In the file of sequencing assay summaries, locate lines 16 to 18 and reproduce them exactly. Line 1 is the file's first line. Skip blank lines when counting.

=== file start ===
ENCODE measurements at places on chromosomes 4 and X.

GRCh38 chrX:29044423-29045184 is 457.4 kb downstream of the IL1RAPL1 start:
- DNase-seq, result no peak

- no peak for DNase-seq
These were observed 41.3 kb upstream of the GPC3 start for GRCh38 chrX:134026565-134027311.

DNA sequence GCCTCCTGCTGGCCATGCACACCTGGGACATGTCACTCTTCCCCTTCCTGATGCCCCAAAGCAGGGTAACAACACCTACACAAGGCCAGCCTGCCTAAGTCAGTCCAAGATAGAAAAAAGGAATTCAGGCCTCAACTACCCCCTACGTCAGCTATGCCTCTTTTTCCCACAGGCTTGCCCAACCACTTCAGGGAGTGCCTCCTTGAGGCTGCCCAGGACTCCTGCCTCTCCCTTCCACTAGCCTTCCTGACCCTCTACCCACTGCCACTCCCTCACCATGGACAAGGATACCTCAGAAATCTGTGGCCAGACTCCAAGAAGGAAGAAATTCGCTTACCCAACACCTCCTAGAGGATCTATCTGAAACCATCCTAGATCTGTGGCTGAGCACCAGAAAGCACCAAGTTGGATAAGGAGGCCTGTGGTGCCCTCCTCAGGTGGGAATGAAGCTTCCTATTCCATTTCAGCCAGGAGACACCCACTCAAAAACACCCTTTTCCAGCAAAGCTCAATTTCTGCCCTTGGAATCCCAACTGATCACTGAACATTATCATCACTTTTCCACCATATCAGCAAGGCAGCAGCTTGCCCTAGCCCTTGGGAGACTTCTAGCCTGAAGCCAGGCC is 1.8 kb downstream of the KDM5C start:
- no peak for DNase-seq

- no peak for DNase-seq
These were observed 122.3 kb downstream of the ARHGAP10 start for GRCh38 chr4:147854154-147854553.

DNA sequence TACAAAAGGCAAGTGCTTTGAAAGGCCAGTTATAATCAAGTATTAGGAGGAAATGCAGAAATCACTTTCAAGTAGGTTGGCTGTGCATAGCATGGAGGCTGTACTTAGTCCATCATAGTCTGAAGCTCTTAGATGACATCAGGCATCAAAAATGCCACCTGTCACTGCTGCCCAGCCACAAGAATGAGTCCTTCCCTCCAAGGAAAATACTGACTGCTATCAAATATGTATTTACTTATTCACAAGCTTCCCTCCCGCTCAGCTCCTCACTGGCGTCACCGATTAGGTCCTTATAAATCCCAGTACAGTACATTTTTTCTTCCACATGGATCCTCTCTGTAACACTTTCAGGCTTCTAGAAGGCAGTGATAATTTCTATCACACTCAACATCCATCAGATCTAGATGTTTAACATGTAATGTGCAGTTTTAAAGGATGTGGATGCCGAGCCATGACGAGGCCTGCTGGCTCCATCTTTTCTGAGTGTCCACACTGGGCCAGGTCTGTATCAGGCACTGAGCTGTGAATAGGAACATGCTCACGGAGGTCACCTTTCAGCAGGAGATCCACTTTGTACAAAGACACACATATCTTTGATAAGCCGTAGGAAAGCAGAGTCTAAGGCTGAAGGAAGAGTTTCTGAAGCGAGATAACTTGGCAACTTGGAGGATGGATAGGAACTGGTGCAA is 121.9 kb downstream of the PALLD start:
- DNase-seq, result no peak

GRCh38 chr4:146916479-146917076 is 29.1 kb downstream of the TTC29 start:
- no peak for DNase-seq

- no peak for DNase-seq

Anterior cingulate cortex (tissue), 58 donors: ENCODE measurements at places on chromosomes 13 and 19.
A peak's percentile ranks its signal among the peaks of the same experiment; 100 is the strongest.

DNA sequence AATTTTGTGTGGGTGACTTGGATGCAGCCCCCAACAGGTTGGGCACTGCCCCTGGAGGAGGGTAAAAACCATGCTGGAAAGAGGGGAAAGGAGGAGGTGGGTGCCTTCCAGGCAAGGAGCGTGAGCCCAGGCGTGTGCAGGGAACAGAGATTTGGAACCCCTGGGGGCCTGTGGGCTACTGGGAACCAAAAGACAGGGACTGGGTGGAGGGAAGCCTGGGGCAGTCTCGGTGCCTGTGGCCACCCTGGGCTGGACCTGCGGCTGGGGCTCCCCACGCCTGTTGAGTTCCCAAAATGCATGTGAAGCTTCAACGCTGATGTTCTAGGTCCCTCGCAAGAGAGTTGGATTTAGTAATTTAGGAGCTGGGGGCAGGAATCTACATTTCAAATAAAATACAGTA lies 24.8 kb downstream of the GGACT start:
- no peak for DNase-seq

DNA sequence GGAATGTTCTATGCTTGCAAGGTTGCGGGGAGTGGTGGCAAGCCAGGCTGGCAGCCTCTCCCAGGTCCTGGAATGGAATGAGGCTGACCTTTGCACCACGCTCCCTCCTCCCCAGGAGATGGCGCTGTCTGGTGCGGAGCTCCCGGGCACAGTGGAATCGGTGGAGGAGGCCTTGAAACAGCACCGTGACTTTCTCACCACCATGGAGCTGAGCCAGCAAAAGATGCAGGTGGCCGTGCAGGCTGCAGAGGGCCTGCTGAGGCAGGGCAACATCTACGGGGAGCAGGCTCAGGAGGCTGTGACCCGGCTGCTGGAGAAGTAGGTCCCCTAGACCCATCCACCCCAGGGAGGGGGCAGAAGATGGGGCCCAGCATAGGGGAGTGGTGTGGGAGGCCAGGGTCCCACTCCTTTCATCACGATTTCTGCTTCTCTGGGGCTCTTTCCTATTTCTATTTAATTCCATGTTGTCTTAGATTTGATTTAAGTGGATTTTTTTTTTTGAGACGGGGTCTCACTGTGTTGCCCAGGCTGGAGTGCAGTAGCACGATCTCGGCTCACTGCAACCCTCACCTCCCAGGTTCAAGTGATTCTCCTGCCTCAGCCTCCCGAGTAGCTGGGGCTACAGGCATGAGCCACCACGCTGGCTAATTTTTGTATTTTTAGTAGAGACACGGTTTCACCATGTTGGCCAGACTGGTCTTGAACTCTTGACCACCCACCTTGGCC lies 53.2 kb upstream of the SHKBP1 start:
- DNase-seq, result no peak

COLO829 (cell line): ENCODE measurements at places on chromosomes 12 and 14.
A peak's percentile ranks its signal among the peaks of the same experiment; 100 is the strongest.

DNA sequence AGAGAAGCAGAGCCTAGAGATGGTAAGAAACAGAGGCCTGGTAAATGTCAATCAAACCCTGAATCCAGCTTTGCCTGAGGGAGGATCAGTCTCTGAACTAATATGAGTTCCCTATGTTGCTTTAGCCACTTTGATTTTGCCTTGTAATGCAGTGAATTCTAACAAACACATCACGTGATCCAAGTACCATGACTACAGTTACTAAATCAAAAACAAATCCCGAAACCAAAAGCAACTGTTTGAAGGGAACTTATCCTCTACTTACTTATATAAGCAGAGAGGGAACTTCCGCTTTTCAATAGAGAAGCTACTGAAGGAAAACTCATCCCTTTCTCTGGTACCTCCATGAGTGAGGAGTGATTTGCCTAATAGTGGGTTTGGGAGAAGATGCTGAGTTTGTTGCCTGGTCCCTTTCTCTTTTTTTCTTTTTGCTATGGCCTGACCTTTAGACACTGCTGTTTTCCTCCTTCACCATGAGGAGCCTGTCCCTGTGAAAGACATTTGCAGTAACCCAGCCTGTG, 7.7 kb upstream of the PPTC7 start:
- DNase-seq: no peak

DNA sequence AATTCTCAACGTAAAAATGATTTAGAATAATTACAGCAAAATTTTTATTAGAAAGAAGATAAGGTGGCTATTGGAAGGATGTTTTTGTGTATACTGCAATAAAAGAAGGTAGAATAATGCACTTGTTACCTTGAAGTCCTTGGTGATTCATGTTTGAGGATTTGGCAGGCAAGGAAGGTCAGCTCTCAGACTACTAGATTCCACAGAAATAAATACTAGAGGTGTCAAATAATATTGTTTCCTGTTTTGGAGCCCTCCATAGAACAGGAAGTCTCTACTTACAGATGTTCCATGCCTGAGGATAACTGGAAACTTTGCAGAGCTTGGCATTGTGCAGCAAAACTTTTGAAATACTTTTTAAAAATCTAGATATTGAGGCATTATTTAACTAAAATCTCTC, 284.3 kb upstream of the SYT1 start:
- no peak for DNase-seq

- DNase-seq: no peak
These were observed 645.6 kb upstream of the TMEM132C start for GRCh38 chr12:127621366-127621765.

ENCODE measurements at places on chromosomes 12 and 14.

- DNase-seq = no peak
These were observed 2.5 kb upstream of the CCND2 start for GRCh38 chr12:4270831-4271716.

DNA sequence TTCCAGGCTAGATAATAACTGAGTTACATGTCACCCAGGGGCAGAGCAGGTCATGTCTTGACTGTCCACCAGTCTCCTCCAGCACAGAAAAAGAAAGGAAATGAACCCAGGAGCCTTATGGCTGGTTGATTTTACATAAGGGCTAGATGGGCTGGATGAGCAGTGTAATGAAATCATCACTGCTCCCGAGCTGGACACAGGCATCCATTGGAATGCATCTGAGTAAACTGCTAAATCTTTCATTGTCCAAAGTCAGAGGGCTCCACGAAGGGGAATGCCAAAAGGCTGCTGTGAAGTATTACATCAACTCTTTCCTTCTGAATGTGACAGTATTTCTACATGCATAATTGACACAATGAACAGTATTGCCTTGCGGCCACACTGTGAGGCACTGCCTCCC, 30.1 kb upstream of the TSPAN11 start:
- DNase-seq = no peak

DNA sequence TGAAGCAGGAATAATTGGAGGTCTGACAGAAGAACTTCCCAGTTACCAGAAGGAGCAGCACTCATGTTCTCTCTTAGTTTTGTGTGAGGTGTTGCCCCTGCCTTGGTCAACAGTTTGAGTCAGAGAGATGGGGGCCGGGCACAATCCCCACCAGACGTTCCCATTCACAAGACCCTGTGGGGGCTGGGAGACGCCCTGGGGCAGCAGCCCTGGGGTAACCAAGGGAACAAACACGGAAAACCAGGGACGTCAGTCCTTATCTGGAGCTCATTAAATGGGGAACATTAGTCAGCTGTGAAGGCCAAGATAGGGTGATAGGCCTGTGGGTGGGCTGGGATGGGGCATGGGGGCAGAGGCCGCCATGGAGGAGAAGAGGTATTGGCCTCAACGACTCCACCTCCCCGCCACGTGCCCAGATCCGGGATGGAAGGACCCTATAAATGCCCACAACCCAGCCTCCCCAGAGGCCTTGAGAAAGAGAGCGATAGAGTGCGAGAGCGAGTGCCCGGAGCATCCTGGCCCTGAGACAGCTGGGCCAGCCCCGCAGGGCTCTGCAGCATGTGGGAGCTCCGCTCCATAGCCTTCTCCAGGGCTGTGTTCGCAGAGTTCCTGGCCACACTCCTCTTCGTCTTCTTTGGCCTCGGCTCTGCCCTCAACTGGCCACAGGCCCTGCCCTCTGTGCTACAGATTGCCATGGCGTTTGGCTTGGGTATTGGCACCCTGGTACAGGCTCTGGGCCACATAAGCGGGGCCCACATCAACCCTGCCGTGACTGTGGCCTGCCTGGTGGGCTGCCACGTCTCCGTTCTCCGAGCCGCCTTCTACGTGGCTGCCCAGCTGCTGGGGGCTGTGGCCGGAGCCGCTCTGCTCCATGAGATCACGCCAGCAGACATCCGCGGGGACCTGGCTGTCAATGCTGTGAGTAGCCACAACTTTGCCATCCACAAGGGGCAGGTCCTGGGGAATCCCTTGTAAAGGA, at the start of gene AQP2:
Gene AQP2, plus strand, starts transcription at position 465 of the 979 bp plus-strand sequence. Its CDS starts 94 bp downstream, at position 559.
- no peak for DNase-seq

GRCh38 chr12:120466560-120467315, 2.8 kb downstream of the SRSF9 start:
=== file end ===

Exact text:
A peak's percentile ranks its signal among the peaks of the same experiment; 100 is the strongest.

DNA sequence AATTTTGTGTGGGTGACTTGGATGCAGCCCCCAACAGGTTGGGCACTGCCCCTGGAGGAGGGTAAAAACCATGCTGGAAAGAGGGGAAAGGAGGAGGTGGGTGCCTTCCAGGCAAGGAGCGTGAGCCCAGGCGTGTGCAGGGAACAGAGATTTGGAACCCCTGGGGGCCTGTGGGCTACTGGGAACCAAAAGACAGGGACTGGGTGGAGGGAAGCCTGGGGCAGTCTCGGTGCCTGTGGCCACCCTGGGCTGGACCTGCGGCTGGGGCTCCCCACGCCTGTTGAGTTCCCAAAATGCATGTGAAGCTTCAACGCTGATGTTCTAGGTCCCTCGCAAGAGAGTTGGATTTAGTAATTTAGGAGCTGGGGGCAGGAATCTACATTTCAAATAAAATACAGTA lies 24.8 kb downstream of the GGACT start:
- no peak for DNase-seq